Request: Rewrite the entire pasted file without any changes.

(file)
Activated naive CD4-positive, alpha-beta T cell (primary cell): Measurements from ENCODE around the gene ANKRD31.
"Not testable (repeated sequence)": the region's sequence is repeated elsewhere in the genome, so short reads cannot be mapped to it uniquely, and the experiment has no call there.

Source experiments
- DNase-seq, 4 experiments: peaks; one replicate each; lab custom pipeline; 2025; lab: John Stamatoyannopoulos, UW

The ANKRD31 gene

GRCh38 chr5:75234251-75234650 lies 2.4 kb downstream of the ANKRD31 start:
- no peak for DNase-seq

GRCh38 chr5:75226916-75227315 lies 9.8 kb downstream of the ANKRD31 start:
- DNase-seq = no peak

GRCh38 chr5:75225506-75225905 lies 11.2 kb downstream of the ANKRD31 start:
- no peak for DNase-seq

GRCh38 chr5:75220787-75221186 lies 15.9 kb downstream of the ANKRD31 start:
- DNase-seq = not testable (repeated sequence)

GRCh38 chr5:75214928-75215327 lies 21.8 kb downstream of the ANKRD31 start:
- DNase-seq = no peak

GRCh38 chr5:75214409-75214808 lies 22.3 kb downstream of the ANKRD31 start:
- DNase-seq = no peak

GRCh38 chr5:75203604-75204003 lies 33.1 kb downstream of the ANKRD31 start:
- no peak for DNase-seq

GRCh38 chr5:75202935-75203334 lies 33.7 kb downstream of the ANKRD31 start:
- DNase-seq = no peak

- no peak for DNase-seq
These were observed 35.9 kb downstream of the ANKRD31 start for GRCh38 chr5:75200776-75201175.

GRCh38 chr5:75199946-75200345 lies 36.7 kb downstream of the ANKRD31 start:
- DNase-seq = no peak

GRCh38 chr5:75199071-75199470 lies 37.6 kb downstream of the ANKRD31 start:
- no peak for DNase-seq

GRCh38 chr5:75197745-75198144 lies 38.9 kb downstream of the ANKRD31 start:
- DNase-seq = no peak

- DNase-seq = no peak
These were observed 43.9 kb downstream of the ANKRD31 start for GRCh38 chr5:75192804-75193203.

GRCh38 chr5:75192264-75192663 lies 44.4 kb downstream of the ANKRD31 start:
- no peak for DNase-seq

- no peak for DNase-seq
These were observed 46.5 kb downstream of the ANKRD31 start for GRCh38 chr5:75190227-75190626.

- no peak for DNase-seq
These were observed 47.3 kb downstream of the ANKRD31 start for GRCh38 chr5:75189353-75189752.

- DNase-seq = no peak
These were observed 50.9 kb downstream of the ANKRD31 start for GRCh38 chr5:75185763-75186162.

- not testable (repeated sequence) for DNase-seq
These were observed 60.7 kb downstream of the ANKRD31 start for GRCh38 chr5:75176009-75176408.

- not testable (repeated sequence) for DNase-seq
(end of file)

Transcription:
Activated naive CD4-positive, alpha-beta T cell (primary cell): Measurements from ENCODE around the gene ANKRD31.
"Not testable (repeated sequence)": the region's sequence is repeated elsewhere in the genome, so short reads cannot be mapped to it uniquely, and the experiment has no call there.

Source experiments
- DNase-seq, 4 experiments: peaks; one replicate each; lab custom pipeline; 2025; lab: John Stamatoyannopoulos, UW

The ANKRD31 gene

GRCh38 chr5:75234251-75234650 lies 2.4 kb downstream of the ANKRD31 start:
- no peak for DNase-seq

GRCh38 chr5:75226916-75227315 lies 9.8 kb downstream of the ANKRD31 start:
- DNase-seq = no peak

GRCh38 chr5:75225506-75225905 lies 11.2 kb downstream of the ANKRD31 start:
- no peak for DNase-seq

GRCh38 chr5:75220787-75221186 lies 15.9 kb downstream of the ANKRD31 start:
- DNase-seq = not testable (repeated sequence)

GRCh38 chr5:75214928-75215327 lies 21.8 kb downstream of the ANKRD31 start:
- DNase-seq = no peak

GRCh38 chr5:75214409-75214808 lies 22.3 kb downstream of the ANKRD31 start:
- DNase-seq = no peak

GRCh38 chr5:75203604-75204003 lies 33.1 kb downstream of the ANKRD31 start:
- no peak for DNase-seq

GRCh38 chr5:75202935-75203334 lies 33.7 kb downstream of the ANKRD31 start:
- DNase-seq = no peak

- no peak for DNase-seq
These were observed 35.9 kb downstream of the ANKRD31 start for GRCh38 chr5:75200776-75201175.

GRCh38 chr5:75199946-75200345 lies 36.7 kb downstream of the ANKRD31 start:
- DNase-seq = no peak

GRCh38 chr5:75199071-75199470 lies 37.6 kb downstream of the ANKRD31 start:
- no peak for DNase-seq

GRCh38 chr5:75197745-75198144 lies 38.9 kb downstream of the ANKRD31 start:
- DNase-seq = no peak

- DNase-seq = no peak
These were observed 43.9 kb downstream of the ANKRD31 start for GRCh38 chr5:75192804-75193203.

GRCh38 chr5:75192264-75192663 lies 44.4 kb downstream of the ANKRD31 start:
- no peak for DNase-seq

- no peak for DNase-seq
These were observed 46.5 kb downstream of the ANKRD31 start for GRCh38 chr5:75190227-75190626.

- no peak for DNase-seq
These were observed 47.3 kb downstream of the ANKRD31 start for GRCh38 chr5:75189353-75189752.

- DNase-seq = no peak
These were observed 50.9 kb downstream of the ANKRD31 start for GRCh38 chr5:75185763-75186162.

- not testable (repeated sequence) for DNase-seq
These were observed 60.7 kb downstream of the ANKRD31 start for GRCh38 chr5:75176009-75176408.

- not testable (repeated sequence) for DNase-seq